WARNING—This post has photos that some might consider graphic or just plain gross. If you don’t like blood or cuts in horse’s mouths, don’t continue.
As horses do, Ax finally blessed me with an unexpected vet bill.
After a few days off post-hunter pace and visits mostly to groom and wrap his legs, I got to the barn on May 24th to find Ax with a windpuffed hind fetlock. I tossed him on the lunge to check for any unsoundness and was happy to find none, so I figured he had been playing around in the mud. I wasn’t too concerned as there was no heat or pain and he would be getting the rest of the week off since I would be away.
I poulticed the fetlock, wrapped his legs and went about my normal barn routine until I went to smoosh his nose and give him a goodbye snuggle. He flinched away twice before I could lift his lip to find what looked like a two-inch cut by his outermost upper left incisor that was packed with hay. He wouldn’t let me flush the gunk out and the vet was already coming the next day, so I figured it couldn’t hurt to have a professional take a peek and clean it.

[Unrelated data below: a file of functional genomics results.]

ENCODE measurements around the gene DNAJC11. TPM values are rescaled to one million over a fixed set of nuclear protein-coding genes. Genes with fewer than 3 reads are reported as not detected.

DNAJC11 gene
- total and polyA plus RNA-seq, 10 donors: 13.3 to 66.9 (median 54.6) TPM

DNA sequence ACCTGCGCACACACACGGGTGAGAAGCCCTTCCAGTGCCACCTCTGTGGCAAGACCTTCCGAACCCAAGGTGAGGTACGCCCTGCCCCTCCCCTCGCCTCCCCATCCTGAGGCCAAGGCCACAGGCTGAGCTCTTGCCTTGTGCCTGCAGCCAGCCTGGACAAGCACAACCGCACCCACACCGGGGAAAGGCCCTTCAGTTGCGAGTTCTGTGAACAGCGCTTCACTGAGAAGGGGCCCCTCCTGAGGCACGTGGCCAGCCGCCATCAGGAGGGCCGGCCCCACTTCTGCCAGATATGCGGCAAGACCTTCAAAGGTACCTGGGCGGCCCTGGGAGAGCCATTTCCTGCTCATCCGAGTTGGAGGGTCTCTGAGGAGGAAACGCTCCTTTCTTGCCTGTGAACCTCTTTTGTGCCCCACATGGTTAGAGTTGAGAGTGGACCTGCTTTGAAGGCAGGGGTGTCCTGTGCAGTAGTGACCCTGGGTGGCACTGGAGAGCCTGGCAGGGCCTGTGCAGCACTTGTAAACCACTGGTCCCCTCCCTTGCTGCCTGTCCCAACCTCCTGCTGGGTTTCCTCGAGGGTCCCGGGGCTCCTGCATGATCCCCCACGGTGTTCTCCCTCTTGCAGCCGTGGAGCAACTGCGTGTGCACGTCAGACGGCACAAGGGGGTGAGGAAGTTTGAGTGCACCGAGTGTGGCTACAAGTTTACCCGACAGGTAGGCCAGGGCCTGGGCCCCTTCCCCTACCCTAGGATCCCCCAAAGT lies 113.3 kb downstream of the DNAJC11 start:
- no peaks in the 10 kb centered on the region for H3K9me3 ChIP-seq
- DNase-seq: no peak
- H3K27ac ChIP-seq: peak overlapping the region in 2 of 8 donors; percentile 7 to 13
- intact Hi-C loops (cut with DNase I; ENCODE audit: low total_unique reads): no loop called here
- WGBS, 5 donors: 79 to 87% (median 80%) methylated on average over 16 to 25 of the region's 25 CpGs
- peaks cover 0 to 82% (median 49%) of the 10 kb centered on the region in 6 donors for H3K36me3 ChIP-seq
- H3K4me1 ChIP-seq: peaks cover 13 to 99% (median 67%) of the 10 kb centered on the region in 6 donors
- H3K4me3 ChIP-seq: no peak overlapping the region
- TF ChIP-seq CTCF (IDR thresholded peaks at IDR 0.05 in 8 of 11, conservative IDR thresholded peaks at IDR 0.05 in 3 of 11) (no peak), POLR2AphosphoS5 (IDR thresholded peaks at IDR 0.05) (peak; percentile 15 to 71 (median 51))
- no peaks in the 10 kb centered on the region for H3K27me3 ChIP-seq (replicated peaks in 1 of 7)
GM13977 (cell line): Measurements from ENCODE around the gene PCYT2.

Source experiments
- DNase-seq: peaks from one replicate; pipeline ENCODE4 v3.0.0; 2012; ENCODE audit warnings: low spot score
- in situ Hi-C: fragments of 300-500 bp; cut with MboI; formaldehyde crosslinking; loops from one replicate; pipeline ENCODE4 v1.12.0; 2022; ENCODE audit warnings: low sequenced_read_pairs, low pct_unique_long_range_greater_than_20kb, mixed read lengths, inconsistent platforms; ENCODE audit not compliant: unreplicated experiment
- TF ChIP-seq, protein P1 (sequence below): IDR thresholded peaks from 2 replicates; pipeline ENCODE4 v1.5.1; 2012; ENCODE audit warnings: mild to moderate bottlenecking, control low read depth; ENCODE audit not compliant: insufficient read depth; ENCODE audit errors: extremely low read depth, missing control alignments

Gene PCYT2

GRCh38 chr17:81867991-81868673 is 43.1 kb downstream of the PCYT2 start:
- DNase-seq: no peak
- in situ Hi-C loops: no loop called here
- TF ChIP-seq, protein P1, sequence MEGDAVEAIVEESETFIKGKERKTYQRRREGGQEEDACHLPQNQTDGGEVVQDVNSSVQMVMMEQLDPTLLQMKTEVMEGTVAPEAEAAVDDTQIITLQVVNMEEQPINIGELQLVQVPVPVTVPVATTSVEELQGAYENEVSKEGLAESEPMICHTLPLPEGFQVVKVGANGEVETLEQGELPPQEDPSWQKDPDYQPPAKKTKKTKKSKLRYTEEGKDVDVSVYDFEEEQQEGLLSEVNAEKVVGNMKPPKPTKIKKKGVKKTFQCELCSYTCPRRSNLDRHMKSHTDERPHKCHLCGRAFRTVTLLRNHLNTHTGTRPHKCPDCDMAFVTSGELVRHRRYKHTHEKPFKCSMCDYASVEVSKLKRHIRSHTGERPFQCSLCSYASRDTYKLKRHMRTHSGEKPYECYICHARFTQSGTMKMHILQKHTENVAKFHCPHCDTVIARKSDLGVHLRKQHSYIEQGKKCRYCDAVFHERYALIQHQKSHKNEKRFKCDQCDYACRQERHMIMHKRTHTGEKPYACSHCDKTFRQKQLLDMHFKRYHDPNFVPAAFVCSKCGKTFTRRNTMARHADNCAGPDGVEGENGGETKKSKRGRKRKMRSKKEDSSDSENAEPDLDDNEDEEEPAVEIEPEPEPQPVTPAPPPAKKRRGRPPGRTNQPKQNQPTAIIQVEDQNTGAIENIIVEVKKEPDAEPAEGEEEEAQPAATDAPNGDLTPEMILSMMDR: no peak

Turns out it was quite a bit worse. After some sedation in order to get a good look at whatever he did to his mouth, we found the wound to be pretty deep and close to the root of his tooth. A giant pile of gauze and big bag of saline laced with antibiotics later, the hole was cleaned out and I was given a jar of antibiotics for him to get for the next week or so in some soupy grain with instructions to smell the area to check for necrosis (yum). Our biggest concerns were an infection of some sort as it was in a location prone to food, any damage to the tooth’s root that may cause it to rot, and any tissue death around the area. Fun stuff.
Thankfully, Ax is far from picky had no issue eating his medication in his nightly oatmeal. And thankfully my boyfriend and barn owner are heroes and checked on his mouth daily since I had to leave the next day for a four-day trip two states away.
As expected and as with everything else Ax does, his mouth is healing slowly (even though gum tissue is supposed to heal quickly), so he has had the better part of the last month off with the occasional bitless ride tossed in. Of course, when I do ride he trots out like this: